I don’t pick up as many craft books as I used to, but recently these two have joined my craft book library, and I’ve been quite enjoying both of them.
You’d expect me to talk about a quilting book first, right? Wrong! Winter typically finds me wanting to knit something, and this year was no exception. As soon as I saw Jane Richmond and Shannon Cook’s newest book, Journey, I knew I had to buy a copy.
Interestingly enough, while I love most all of the knitting projects included in the book, I knew even before buying it that it was likely that I was only going to knit one project from the book – the Swift hat. I write that only to say that even though the patterns can be purchased individually, I love having the book – for the beautiful photographs, and for making me feel like someday I may actually have the skills to knit myself a sweater (and if that day ever comes, I’ll be ready!).
I quickly ordered myself some circular needles and got to work on the Swift hat. I had some gorgeous Plucky yarn I had managed to snag years back, and even though that probably wasn’t the recommended yarn (I’m never one for following directions!), I knew I had to try to make it work. I think the hat was meant to be slouchier, but my yarn didn’t lend to a slouchy look, so I only did three repeats of the pattern rather than four, and I must say it worked out quite well!
I’m absolutely in love with this hat, and if it’s possible, it’s made this bitter cold winter a little more bearable. On occasion I even wear it indoors. (You know, like when I sit with my son and pretend not to be posing for photos!)
I’m already planning a second hat. (I’m a little spoiled by that Plucky cashmere though, so perhaps I have to try to snag myself a bit more of that first!). I think I may even attempt those Spate fingerless mitts, and maybe someday I’ll be up to making an Antrorse sweater (Check out Shannon’s on her blog today)! Until then, I’ll just be admiring the beautiful photos in this lovely book.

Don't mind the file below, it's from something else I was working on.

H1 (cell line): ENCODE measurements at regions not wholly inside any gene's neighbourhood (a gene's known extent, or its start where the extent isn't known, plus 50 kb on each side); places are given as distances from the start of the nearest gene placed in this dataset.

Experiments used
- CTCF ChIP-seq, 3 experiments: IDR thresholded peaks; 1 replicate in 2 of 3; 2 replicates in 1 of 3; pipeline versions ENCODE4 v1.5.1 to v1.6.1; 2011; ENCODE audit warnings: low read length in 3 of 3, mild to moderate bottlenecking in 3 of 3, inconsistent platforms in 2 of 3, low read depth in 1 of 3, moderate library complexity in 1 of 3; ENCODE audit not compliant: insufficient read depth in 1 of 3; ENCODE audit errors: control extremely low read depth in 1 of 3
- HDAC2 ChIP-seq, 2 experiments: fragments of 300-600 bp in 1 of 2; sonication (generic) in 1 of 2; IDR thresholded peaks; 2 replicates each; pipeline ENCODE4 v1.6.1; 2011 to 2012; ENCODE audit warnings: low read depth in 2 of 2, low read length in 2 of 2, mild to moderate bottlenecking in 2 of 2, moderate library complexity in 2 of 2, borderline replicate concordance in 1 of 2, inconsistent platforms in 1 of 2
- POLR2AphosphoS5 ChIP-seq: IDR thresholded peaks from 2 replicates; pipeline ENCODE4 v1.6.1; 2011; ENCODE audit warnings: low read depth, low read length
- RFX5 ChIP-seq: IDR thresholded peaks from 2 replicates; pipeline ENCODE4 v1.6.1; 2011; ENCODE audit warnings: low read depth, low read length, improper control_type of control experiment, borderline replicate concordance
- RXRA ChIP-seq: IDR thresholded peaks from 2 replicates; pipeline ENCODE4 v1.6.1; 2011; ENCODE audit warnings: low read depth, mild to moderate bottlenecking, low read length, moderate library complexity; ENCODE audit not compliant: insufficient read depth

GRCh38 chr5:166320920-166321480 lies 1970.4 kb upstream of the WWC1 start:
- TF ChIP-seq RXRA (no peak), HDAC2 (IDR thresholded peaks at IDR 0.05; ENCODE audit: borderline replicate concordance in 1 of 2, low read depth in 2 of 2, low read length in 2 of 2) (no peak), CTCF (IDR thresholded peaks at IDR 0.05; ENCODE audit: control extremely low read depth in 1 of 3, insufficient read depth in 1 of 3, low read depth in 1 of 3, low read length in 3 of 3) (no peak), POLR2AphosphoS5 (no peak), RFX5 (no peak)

This new book, Quilting with a Modern Slant: People, Patterns, and Techniques Inspiring the Modern Quilt Community, by Rachel May arrived a couple weeks ago, and wow! Rachel did such a wonderful job putting together a beautiful book jam packed with wonderful examples of modern quilts, interesting interviews with more than 70 artists, tips and techniques, and patterns. I’ve been having a great time reading a page or two every time I have a chance (usually while feeding Hazel!). I only allow myself a couple pages at a time, because it’s the kind of book I’ll be sad to finish.
I had about 4 seconds to take these photos yesterday, but honestly, it doesn’t matter what page you flip to – they’re all pretty great, and I’m quite certain I’ll read/see/learn something interesting on each page.
Like this page about Yoshiko Jinzenji. I’ve loved her work for a long time, and in fact, have been hoarding a stack of her early fabrics.
Or this page, about a new-to-me artist, Valerie Maser-Flanagan. I’m drawn to her City Walk #2 quilt and loved reading what she wrote about having to be flexible as you’re working. This is something I think about often – there are a few improv quilts I’ve made that have ended up being quite true to my original idea or sketch, but many others that have completely evolved as I’ve worked.
I was so honored that Rachel included me in this book. I had a great time chatting with her (despite being nervous about it!), and since she’s not too far away in Boston, I hope someday to meet her in person. I kind of wish this quote wasn’t the one pulled out and highlighted, because out of context I feel like it makes me sound a bit like I just don’t care, which is certainly not the case! If I recall, we talked a bit about blogging – at the time, back in 2012, blogging hadn’t really fallen off as much as it seems to have lately and she was asking about the pressures of writing when you know you have an audience. What I was trying to say, not so very eloquently, was that I try not to let that pressure what I create. I think you can go crazy trying to predict what readers want to see and what you should make. I’ve always done best just making those things that excite me and make me happy, and I always hope that my love for what I’m making shows through and makes someone else excited to create something.
But I digress.
It’s really a wonderful book, and I highly recommend it!
(this copy was sent to me by Storey Publishing, since I was included in the book. All opinions are my own!)
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